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Killarney PCR test centre to open this week

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It is hoped that Killarney will get its own ‘pop up’ PCR test centre before the end of this week.

With rising case numbers since the Christmas breaks, the Tralee centre, the only one in the county, has been experiencing long delays.

Two Kerry TDs have confirmed to the Killarney Advertiser that a local test centre could open as soon as Tuesday morning, but as yet the location of the test centre has not been released.

The HSE has also confirmed that a Killarney test centre is under consideration. The HSE was unable to confirm the exact location of the centre on Monday morning but did say:
“This testing will be by only by appointment, and people will get appointments either by being referred through their GP or Public Health or by making appointments on the self-referral portal on HSE.ie.

Norma Foley confirmed that she was expecting details of the Killarney centre to be announced on Monday.

“I have spoken directly with Mr Michael Fitzgerald [Chief Officer Cork/Kerry Community Healthcare] regarding the issue of access to PCR testing in Kerry,” said Foley.

“Mr Fitzgerald has confirmed that it is the intention of the HSE to set up a pop up test centre in Killarney on Tuesday, January 11 manned by the National Ambulance Service subject to the availability of staff.”

Further details are expected to be confirmed by the HSE on (today) Monday.

Michael Healy-Rae said the some Kerry people who are on a long waiting list will be offered tests in Mallow or Cork City.

“I was contacted by the HSE South Group informing me they intend to open a pop up test centre in Killarney to deal with the backlog on Tuesday manned by National Ambulance Service if they have sufficient staff to do so,” he said.
“Some Kerry long-waiters are also being offered slots in the Mallow pop up test centre and airport centre in Cork which though not ideal travel wise but will help reduce the wait time.”

A HSE statement said:

“We continue to experience a very high level of demand for testing in this region, and this means that we have not been able to offer appointments for COVID-19 PCR tests as quickly as we would wish. We thank the public for their patience.

“We are doing everything we can to increase the number of appointments available. This includes using support from the National Ambulance Service to offer additional appointments through pop-up testing locations.

“We can confirm that we will be offering additional appointments in Kerry in the coming days thanks to the support of the National Ambulance Service.”

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Killarney man to launch second Irish history book

By Sean Moriarty Killarney native Patrick O’Sullivan Greene will launch his second book in the Great Southern Killarney on December 2. O’Sullivan Greene explains Éamon de Valera’s mission to gain […]

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By Sean Moriarty

Killarney native Patrick O’Sullivan Greene will launch his second book in the Great Southern Killarney on December 2.

O’Sullivan Greene explains Éamon de Valera’s mission to gain recognition for the newly formed Irish republic in New York in 1919 in his latest book ‘Revolution at the Waldorf: America and the Irish War of Independence’.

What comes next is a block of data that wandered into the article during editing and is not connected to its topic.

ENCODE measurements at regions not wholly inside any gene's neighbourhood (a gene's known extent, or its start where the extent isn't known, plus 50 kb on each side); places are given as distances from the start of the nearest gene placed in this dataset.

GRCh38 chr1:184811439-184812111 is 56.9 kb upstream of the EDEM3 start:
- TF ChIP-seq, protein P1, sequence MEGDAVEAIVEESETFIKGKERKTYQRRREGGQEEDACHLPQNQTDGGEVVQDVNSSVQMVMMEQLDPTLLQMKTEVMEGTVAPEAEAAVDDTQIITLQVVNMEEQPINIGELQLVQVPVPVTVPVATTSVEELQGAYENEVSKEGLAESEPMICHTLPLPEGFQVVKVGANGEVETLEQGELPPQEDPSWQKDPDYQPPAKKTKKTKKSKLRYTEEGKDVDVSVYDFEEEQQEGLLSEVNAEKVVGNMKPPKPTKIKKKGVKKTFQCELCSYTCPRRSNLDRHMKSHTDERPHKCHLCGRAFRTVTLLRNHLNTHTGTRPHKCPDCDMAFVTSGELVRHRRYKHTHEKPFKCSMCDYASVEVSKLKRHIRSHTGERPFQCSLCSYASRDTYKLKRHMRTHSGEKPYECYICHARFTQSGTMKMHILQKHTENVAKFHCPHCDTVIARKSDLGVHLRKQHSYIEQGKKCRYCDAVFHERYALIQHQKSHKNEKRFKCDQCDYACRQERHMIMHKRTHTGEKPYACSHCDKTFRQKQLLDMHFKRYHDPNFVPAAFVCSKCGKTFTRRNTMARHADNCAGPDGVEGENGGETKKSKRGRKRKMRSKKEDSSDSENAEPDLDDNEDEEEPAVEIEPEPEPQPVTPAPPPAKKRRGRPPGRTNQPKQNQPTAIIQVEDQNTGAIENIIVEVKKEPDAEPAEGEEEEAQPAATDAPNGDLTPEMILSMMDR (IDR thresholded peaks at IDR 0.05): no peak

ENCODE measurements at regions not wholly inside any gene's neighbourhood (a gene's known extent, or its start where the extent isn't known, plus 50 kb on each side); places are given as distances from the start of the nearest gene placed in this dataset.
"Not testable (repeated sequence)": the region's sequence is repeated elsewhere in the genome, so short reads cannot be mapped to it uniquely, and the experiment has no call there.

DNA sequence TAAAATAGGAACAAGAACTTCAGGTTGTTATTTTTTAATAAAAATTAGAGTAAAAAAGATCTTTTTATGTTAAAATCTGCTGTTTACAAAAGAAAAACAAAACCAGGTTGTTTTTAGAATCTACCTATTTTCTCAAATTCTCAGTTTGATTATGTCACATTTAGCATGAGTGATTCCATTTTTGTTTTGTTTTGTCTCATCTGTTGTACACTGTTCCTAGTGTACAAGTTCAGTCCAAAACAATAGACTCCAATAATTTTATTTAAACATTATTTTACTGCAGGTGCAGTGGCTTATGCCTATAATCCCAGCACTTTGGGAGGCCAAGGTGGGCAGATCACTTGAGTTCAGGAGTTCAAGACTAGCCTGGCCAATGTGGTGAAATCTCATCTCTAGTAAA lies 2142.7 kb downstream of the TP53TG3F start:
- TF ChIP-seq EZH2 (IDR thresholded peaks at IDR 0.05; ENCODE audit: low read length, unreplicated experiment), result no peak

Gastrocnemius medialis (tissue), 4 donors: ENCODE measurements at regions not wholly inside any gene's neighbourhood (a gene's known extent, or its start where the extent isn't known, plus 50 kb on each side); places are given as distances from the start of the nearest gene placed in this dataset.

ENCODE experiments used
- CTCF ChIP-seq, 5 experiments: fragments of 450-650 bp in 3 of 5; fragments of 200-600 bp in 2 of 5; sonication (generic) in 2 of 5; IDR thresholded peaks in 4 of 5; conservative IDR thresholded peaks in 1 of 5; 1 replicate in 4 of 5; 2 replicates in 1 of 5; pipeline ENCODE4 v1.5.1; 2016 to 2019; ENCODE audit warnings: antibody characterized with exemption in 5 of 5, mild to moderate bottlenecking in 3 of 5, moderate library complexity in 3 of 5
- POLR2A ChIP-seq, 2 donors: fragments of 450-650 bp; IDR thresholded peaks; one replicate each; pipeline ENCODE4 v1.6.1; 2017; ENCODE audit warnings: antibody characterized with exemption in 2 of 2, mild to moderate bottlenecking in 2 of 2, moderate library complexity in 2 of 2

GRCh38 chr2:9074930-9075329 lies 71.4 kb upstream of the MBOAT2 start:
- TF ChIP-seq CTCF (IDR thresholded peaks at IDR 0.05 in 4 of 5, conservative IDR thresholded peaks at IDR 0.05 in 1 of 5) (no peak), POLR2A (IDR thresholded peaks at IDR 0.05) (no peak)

Without American recognition and funding the young Irish Government was sure to fail against the might of the British Empire and the book tells the story of how de Valera and Ireland-based Michael Collins – much to the defiance of the British authorities at Dublin Castle – got the new State off the ground.

O’Sullivan grew up in New Street and is now based in Beaufort after a career in finance took him all over the world including Dublin, London, New York and France.

“Killarney is the natural place for me to launch the book,” he told the Killarney Advertiser.

“There will be an interesting mix of people there.”

O’Sullivan Greene published his first book, ‘Crowdfunding the Revolution: The First Dáil Loan and the Battle for Irish Independence’, in 2020.

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Caring group craft charity blankets

By Michelle Crean One community group have shown that they care deeply for others by crafting handmade blankets for charity. Using their range of skills and some colourful wool, members […]

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By Michelle Crean

One community group have shown that they care deeply for others by crafting handmade blankets for charity.

Using their range of skills and some colourful wool, members of Kilcummin Community Care worked together to make blankets for service users on the Kerry Cork Cancer Health Link Bus.

“Each blanket is assigned as a personal gift to the clients using the Cancer Link Bus and is kept by them,” Kate Fleming, Chairperson of Kilcummin Community Care, said.

The knitting of the squares to make the blankets began at a gathering in the Rose Hotel in 2018. It was a gathering of different volunteer groups.

The Kerry Cork Cancer Health Link Bus were requesting knitted squares to make blankets for the clients who were using their facilities, she explained.

“Kilcummin Community Care were knitting at the time, so it was decided to help out this worthy cause. We received donations of wool from people in the parish and surrounding areas. Kilcummin ICA also got involved in the efforts.”

During the two years of COVID-19, members of both organisations continued to knit and are still knitting to the present day.

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